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Good governance and quality of public administrations is recognisably in the interests of the citizens and Europe’ Member States. It achieves maximum value from finite public funds and creates a public-private interface that increases employment and growth. Worldwide, the evidence is irrefutable: economies with high productivity and a high income per capita have the most effective and efficient public institutions.
Europe’s administrations currently face a triple challenge: to deliver better with less (meet societal and business needs in times of tighter budgets), to adapt their service provision to demographic, technological and societal changes, and to improve the business climate through fewer yet smarter regulations and better services in support of growth and competitiveness.
Government financial sustainability therefore remains key across Europe. However, there is often a lack of transparency in public finances, which creates problems for decision-making as well as for accountability and democratic scrutiny all over the EU.
Harmonisation or standardisation of key performance indicators and public-sector accounting and reporting can help to minimise future economic risks and shocks. The accounting systems currently used in the EU countries also determine the information they make available to investors. Complete and harmonised accounting and reporting would support the needed transparency, sustainability and lower cost of capital.
The European Commission is working together with the Member States on what is called the European Public Sector Accounting Standards (EPSAS). It has proceeded in two phases: (1) increasing fiscal transparency in the short to medium term by encouraging and supporting accruals reforms in Member States, while developing a draft EPSAS framework with a view to (2) addressing comparability within and between Member States via the EPSAS initiative in the medium to longer term. EPSAS should be a forward-looking reform to improve accountability and decision-making. For instance, it will provide a complementary view of the impact of investments, which will enable better financial management of assets and liabilities through recognition and measurement on the basis of generally accepted financial accounting principles.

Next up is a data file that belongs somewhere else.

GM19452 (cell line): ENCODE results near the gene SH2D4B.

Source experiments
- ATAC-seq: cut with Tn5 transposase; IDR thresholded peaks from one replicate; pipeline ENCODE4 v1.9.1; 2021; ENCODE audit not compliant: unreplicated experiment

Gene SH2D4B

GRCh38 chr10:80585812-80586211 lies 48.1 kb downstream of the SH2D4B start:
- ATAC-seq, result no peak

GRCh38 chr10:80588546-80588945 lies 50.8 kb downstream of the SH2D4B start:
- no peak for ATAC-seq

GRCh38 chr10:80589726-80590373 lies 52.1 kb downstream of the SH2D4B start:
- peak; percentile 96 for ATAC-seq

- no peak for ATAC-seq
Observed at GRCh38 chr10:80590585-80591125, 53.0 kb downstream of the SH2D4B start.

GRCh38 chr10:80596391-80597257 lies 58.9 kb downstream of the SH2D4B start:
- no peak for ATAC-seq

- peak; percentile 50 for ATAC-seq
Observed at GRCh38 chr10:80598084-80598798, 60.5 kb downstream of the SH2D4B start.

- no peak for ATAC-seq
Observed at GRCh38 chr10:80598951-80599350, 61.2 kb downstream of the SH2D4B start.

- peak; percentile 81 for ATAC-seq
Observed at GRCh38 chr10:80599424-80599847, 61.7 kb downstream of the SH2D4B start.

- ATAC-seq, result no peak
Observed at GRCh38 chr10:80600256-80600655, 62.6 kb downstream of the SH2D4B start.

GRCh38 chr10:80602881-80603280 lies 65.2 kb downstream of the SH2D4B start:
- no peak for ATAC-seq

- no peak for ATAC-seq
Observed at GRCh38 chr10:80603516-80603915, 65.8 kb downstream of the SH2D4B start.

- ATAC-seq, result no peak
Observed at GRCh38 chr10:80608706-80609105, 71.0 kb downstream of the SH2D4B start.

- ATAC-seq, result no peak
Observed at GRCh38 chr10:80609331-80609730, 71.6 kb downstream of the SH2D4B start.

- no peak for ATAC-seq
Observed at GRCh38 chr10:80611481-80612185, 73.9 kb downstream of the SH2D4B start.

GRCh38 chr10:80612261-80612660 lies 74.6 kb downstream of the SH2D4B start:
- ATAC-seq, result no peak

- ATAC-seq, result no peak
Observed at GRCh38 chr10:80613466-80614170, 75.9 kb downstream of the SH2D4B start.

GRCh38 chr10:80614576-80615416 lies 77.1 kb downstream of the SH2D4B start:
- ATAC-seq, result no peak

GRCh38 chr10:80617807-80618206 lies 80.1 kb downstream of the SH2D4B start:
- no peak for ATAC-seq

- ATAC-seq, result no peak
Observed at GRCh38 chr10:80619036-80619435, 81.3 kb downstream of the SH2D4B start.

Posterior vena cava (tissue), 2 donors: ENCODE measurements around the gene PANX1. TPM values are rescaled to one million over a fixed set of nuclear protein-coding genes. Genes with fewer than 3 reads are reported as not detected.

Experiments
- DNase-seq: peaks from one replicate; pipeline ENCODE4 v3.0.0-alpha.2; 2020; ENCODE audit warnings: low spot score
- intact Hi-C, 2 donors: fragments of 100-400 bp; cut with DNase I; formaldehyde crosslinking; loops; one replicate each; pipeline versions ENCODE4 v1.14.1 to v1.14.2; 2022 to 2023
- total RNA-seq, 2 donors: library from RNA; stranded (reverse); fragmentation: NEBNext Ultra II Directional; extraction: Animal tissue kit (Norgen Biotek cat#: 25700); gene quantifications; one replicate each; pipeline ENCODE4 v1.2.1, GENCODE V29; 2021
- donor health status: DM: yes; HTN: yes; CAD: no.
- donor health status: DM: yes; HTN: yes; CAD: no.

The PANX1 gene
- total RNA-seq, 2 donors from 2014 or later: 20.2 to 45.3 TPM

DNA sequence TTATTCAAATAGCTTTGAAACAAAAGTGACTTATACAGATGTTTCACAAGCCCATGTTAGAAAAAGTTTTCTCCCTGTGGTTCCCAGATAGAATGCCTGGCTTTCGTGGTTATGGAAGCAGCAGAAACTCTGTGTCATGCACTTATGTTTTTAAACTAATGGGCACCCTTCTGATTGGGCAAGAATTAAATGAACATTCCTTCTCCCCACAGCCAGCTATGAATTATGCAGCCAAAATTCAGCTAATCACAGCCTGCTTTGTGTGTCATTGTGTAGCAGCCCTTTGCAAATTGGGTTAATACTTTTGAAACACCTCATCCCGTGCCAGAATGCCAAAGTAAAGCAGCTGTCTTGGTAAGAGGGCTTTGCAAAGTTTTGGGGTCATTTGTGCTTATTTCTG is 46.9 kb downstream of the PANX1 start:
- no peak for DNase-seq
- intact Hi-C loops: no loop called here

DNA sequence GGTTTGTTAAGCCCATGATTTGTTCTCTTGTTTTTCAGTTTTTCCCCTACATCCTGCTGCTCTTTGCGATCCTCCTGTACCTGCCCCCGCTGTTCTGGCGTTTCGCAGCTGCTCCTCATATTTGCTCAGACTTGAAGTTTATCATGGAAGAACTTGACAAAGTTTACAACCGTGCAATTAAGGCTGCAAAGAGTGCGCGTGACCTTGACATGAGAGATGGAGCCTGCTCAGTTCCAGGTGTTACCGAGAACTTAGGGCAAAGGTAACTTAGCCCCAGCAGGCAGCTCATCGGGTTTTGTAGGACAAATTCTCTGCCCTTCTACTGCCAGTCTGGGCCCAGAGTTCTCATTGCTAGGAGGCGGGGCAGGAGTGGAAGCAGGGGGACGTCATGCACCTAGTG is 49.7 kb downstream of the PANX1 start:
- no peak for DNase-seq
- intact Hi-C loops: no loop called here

Change management will be an important factor in this process, as accruals will have a wide impact on each public organisation (e.g. IT systems, relation to management information system and its usage for decision makers) and will lead to an organisation-wide rethink. Thus, this change (to EPSAS) must, and will, lead to a cultural shift within public administration that may contrast with some administrative traditions. Read our expert’s blog to find out more about EPSAS.
How will this practical seminar help you?
The seminar will provide participants with a comprehensive overview of the main key concepts of EPSAS and how these affect the financial management of national, regional and city and local governments. With its strong practical focus, the seminar represents a unique chance to understand how to capture the opportunities of what is sometimes considered just a (“simple”) revision of accounting by and for accounting experts. The move to accrual instead offers an interesting window of opportunity to manage resources more efficiently and more sustainable, with concrete benefits for citizens.
Change management in which sound financial management (incl. EPSAS) plays a decisive role remains key in this process. Other important elements such as IT and questions on ‘How do we maximise benefits (e.g. money saving) by implementing EPSAS?’ will also be addressed in detail.
This will not be just from a normative angle but will also provide participants with concrete comparative examples from some leading European governments that have already applied these principles at different levels of maturity and have experienced the multidimensional benefits.
Who will benefit most?
The practical seminar is addressed to all levels of administrations: not only to CFOs and CEOs and their associates of city governments, but also to regional and national administrations (e.g. at the Ministry of Economy and Finance, Treasury, Interior, Transport, Infrastructure etc.) that work in the field of or are close to accounting and financial management.
It will also be of interest to academics and educational institutions, national executive agencies, international financing institutions and service providers (including NGOs) involved in EU-financed and other projects.